The Bioeconomy to 2030

Designing a Policy Agenda

image of The Bioeconomy to 2030

The biological sciences are adding value to a host of products and services, producing what some have labelled the “bioeconomy” and offering the potential to make major socio-economic contributions in OECD countries.  Using quantitative analyses of data on development pipelines and R&D expenditures from private and public databases, this book estimates biotechnological developments to 2015. Moving to a broader institutional view, it also looks at the roles of R&D funding, human resources, intellectual property, and regulation in the bioeconomy, as well as at possible developments that could influence emerging business models to create scenarios to 2030. These scenarios are included to stimulate reflection on the interplay between policy choices and technological advances in shaping the bioeconomy. Finally, the book explores policy options to support the social, environmental and economic benefits of a bioeconomy.

English Also available in: French

The State of the Bioeconomy Today

Biotechnology today is used in primary production, health and industry. Platform technologies such as genetic modification, DNA sequencing, bioinformatics and metabolic pathway engineering have commercial uses in several application fields. The main current uses of biotechnology in primary production are for plant and animal breeding and diagnostics, with a few applications in veterinary medicine. Human health applications include therapeutics, diagnostics, pharmacogenetics to improve prescribing practices, functional foods and nutraceuticals, and some medical devices. Industrial applications include the use of biotechnological processes to produce chemicals, plastics, and enzymes, environmental applications such as bioremediation and biosensors, methods to reduce the environmental effects or costs of resource extraction, and the production of biofuels. Several applications, such as biopharmaceuticals, in vitro diagnostics, some types of genetically modified crops, and enzymes are comparatively “mature” technologies. Many other applications have limited commercial viability without government support (e.g. biofuels and biomining) or are still in the experimental stage, such as regenerative medicine and health therapies based on RNA interference.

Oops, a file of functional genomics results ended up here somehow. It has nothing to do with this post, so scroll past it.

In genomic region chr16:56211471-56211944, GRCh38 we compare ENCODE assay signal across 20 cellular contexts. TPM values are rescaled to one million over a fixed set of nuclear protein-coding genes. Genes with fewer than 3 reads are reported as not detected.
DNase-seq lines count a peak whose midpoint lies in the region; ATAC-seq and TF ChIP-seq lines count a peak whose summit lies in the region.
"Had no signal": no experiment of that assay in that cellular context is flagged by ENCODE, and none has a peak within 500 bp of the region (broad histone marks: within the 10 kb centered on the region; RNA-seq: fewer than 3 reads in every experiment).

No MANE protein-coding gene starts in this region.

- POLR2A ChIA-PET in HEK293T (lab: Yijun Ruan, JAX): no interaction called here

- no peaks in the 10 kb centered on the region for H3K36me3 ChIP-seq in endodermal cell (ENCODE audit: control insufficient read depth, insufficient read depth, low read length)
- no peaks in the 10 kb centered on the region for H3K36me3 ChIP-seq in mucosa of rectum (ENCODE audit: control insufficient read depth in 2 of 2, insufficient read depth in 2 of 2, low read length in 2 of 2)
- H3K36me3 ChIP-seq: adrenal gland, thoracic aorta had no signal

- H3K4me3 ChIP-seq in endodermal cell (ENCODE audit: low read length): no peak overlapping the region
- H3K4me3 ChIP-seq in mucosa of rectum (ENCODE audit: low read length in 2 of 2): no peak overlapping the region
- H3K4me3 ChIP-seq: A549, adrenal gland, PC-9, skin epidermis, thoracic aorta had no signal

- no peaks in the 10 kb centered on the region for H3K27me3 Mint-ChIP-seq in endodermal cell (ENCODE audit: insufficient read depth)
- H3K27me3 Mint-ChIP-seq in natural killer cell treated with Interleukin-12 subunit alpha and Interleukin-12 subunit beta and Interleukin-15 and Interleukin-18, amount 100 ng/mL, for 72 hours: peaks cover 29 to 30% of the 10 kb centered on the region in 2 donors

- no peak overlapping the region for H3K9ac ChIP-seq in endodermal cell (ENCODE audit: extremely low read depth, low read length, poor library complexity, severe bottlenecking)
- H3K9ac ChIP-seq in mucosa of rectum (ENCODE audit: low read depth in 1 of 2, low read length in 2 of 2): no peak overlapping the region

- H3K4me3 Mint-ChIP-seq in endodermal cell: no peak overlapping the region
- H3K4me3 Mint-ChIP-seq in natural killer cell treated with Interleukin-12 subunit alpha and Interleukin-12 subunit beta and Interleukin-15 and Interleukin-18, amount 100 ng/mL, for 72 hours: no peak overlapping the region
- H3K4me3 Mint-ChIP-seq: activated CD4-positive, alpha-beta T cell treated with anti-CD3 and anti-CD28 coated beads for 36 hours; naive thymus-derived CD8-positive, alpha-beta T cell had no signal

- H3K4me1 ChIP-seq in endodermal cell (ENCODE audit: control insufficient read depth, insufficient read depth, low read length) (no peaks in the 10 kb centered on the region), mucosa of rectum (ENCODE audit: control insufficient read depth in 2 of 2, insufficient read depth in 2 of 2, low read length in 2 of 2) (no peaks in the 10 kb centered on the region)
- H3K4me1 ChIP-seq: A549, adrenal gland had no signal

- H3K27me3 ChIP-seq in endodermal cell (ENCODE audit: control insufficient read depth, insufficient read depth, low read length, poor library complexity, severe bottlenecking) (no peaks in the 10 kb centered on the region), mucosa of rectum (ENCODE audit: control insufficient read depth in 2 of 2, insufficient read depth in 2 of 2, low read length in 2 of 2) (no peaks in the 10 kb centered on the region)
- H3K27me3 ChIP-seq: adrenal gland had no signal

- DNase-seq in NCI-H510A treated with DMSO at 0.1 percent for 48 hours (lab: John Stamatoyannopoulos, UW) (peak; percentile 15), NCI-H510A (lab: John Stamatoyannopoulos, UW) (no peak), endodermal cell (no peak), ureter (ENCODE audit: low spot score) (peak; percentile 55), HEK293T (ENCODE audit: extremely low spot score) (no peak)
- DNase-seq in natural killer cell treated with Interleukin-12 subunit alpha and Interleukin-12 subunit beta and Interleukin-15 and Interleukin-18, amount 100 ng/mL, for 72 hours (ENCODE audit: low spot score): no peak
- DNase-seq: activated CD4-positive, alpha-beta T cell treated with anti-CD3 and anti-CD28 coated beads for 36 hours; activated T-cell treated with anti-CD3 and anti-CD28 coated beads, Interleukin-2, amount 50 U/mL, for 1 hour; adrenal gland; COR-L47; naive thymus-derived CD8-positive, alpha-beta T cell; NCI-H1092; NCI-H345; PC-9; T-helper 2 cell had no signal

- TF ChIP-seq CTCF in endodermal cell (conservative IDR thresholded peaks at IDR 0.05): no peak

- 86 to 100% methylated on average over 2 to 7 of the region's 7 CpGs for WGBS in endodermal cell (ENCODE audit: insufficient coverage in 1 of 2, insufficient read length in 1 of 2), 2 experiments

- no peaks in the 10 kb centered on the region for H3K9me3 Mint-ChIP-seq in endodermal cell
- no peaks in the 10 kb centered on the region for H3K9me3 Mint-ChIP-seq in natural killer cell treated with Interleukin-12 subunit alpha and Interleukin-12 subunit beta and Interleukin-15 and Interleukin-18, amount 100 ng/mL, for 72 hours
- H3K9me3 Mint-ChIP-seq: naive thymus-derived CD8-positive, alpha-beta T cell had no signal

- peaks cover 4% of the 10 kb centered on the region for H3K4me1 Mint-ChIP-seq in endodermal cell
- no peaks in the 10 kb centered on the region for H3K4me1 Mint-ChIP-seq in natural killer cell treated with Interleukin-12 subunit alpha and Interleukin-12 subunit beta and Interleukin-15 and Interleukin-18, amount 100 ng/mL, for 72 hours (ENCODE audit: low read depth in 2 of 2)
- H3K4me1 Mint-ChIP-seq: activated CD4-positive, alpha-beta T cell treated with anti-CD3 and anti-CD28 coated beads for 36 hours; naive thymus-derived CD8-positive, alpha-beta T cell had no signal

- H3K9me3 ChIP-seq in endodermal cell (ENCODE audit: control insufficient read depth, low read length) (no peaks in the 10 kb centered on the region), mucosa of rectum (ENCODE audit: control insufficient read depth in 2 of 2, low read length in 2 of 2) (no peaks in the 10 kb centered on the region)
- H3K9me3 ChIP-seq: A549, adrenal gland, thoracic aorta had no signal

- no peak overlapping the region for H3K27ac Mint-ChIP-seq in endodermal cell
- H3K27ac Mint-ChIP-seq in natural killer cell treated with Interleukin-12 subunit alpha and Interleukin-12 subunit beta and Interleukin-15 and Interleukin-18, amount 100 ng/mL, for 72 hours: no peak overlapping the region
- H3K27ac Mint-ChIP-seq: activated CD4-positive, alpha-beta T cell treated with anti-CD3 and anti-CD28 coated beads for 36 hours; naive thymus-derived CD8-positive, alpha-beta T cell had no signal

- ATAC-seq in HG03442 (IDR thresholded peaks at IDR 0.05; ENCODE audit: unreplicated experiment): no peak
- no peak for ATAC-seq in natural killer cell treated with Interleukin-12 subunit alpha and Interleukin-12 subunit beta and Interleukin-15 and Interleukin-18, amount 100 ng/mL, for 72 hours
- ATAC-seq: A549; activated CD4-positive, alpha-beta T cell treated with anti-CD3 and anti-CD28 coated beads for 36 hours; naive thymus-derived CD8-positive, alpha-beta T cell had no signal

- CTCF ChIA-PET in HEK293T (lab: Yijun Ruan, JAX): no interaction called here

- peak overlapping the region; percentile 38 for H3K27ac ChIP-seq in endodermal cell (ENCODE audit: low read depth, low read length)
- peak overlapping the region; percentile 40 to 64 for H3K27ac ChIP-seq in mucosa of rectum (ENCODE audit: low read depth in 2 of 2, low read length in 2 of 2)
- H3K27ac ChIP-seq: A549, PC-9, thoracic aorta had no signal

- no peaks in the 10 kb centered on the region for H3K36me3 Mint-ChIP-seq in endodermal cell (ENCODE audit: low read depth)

English Also available in: French

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